Projecting the 2013 Nationals, Part 3: Offense

Now we come to the fun part of the inning: how many runs does the home team score? The model projects that the 2013 Nationals will score 693 runs.

Assuming that an everyday position player will get about 600 plate appearances, and assuming that the plate appearances of the two catchers, Suzuki and Ramos, are divided evenly, we end up with a table that looks something like this:

  Player Name 4-year total PA 4-year total wRC 4-yr moving avg wRC/PA Projected PA Projected wRC Team Total wRC
Jayson Werth 2803 425 0.151623260792009 600 90.97
Ryan Zimmerman 2844 426 0.149789029535865 600 89.87
Tyler Moore 171 26 0.152046783625731 150 22.81
Bryce Harper 597 86 0.144053601340034 600 86.43
Adam LaRoche 2622 361 0.13768115942029 600 82.61
Denard Span 2671 334 0.125046798951703 600 75.03
Wilson Ramos 613 76 0.123980424143556 300 37.19
Ian Desmond 1849 214 0.115738236884803 600 69.44
Danny Espinosa 1428 164 0.11484593837535 600 68.91
Roger Bernadina 1150 121 0.105217391304348 150 15.78
Chad Tracy 845 85 0.100591715976331 100 10.06
Kurt Suzuki 2703 274 0.101368849426563 300 30.41
Steve Lombardozzi 448 42 0.09375 150 14.06
Stephen Strasburg 83 3 0.036144578313253 150 5.42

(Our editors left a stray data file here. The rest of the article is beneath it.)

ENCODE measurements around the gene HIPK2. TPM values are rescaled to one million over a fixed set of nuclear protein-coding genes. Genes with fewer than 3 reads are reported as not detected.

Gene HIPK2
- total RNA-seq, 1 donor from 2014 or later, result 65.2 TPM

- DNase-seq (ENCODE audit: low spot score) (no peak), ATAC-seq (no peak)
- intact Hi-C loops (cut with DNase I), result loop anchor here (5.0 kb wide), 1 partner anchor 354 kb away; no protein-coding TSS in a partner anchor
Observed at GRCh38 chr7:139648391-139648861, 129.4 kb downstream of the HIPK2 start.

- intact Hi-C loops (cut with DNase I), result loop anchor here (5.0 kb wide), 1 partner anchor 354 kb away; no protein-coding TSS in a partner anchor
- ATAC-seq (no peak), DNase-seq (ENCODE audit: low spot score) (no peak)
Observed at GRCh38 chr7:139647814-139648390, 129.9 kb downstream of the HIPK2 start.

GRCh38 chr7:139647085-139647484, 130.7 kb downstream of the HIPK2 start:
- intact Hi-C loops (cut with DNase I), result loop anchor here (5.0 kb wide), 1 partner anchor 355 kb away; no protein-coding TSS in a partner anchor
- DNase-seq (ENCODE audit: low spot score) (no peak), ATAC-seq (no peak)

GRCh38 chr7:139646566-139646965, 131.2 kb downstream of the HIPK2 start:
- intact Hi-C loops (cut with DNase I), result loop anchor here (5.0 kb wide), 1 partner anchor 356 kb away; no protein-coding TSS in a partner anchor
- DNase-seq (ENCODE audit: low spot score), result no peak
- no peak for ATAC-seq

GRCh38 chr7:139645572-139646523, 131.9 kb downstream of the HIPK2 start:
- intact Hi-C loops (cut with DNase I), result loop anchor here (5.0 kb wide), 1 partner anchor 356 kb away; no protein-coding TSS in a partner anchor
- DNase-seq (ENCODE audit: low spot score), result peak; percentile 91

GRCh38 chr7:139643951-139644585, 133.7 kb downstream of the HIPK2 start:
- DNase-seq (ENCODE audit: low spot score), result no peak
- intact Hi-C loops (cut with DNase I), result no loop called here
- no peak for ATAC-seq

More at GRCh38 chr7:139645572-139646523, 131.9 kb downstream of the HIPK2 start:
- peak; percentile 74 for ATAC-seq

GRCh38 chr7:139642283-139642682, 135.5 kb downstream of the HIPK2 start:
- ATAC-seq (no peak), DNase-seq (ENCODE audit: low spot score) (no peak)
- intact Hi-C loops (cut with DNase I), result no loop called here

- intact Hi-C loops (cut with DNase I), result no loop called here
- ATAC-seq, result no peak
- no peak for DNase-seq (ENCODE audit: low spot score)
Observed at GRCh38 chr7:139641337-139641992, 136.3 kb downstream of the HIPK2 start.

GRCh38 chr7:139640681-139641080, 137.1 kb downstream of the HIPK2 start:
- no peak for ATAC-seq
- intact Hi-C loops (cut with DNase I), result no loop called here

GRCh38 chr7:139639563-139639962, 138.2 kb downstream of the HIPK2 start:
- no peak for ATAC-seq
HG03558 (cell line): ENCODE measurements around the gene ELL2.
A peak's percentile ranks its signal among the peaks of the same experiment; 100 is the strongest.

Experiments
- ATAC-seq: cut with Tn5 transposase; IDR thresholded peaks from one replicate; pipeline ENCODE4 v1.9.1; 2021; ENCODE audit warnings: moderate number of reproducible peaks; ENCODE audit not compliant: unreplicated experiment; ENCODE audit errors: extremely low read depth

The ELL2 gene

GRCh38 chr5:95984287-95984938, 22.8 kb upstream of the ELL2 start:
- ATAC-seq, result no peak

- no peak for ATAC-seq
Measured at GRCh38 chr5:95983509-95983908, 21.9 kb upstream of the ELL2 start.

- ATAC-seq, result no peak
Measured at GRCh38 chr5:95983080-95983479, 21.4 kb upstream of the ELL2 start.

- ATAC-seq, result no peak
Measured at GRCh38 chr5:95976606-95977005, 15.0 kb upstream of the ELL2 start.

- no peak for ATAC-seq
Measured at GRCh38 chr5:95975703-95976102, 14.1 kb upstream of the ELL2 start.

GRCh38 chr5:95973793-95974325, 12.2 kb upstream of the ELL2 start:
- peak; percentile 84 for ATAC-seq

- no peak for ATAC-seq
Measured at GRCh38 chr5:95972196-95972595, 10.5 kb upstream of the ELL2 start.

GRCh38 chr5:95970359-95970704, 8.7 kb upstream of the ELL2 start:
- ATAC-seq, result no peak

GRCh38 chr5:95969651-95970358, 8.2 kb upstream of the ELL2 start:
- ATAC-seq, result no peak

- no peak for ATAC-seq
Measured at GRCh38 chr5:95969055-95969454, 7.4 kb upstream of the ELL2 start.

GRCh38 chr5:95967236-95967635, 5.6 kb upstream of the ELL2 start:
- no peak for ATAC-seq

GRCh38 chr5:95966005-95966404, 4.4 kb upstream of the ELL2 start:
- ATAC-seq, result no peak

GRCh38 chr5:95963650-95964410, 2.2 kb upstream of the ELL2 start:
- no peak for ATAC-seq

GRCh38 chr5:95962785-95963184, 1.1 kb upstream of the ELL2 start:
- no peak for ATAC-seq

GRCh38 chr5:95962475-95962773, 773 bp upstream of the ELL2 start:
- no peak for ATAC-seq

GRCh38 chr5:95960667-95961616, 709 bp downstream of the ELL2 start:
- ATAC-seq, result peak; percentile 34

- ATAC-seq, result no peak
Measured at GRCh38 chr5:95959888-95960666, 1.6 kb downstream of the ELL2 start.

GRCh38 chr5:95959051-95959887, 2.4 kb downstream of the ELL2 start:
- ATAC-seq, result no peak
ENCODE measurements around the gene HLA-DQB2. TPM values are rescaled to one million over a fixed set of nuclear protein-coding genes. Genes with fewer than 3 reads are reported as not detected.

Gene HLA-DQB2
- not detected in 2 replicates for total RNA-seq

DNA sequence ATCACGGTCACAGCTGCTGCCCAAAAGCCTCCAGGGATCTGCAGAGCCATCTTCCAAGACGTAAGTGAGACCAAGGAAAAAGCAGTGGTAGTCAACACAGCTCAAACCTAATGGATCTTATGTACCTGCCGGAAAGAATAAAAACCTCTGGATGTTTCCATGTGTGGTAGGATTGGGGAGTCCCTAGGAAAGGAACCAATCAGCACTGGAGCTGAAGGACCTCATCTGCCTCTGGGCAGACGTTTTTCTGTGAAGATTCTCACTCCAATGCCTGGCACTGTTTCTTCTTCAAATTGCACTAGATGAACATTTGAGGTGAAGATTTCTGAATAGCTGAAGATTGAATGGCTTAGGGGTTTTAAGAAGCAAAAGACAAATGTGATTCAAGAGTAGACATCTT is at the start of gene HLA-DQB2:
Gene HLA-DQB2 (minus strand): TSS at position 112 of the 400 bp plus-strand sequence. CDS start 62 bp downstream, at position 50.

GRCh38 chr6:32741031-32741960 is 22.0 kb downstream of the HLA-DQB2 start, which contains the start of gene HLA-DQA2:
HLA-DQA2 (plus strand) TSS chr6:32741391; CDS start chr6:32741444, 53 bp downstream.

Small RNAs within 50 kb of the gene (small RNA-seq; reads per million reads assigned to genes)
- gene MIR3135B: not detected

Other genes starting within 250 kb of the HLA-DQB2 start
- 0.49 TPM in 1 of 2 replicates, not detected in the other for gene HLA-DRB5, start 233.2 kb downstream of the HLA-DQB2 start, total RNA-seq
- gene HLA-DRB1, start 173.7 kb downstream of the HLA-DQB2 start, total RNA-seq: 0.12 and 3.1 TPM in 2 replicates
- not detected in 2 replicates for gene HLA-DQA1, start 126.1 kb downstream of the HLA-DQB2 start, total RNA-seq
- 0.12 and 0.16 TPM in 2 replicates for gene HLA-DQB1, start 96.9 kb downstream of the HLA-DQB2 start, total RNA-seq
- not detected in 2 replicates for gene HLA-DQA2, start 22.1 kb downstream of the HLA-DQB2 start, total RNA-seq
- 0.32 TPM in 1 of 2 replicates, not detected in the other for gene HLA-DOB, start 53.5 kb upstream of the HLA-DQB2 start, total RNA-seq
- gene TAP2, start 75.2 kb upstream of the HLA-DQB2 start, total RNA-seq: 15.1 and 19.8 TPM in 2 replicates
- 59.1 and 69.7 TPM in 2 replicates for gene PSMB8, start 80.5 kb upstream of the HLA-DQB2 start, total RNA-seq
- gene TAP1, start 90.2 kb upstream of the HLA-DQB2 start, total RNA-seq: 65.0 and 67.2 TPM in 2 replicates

Drew Storen 2 0 0 0 0.00
Dan Haren 240 19 0.079166666666667 150 11.88
Craig Stammen 90 3 0.033333333333333 30 1.00
Jordan Zimmermann 166 4 0.024096385542169 150 3.61
Zach Duke 226 1 0.004424778761062 30 0.13
Tyler Clippard 14 0 0 0 0.00
Gio Gonzalez 84 -5 -0.05952380952381 150 -8.93
Ross Detwiler 97 -9 -0.092783505154639 150 -13.92
Ryan Mattheus 1 0 0 0 0.00
Rafael Soriano 0 0 0 0 0.00
Bill Bray 0 0 0 0 0.00

As excited as we’ll all be to follow Bryce Harper in his quest to beat Mike Trout’s insane age-20 season, it’s instructive to look at this table. Jayson Werth and Ryan Zimmerman are projected to get 91 and 90 wRC respectively. Harper is expected to do great things–86 wRC–but it’s worth noting just how much a healthy Werth and Zimmerman mean to the Nationals line-up.

Notice also that the line-up is remarkably deep. Let’s look at it from the point of view of a possible batting order:

  1. Denard Span, wRC 75.03
  2. Jayson Werth, wRC 90.97
  3. Bryce Harper, wRC 86.43
  4. Adam LaRoche, wRC 82.61
  5. Ryan Zimmerman, wRC 89.87
  6. Ian Desmond, wRC 69.44
  7. Danny Espinosa, wRC 68.91
  8. Wilson Ramos, wRC 37.19; plus Kurt Suzuki, wRC 30.41

Those first five batters, however you order them, are pretty impressive. That should make for a much deeper line-up than we’re used to seeing here in DC.

So, what does this all mean? Tune in next time as we discuss how this all fits together in Part 4.

Harp-ocalypse Now.

I watched a snail…crawlin’ on the edge…of a straight razor. That’s my dream. That’s my nightmare. Crawling, slithering…along the edge…of a straight…razor…and surviving.

Truer words were never said about the Nats’ (lack of) offense.

Nats town is reeling. In the midst of a two-game losing streak (this is what passes for a catastrophe for the 2012 Nationals), the Nats place Ryan Zimmerman on the 15-day Disabled List for a shoulder injury. But Nats fans scarcely had any time to react, because the next news item was even more shocking: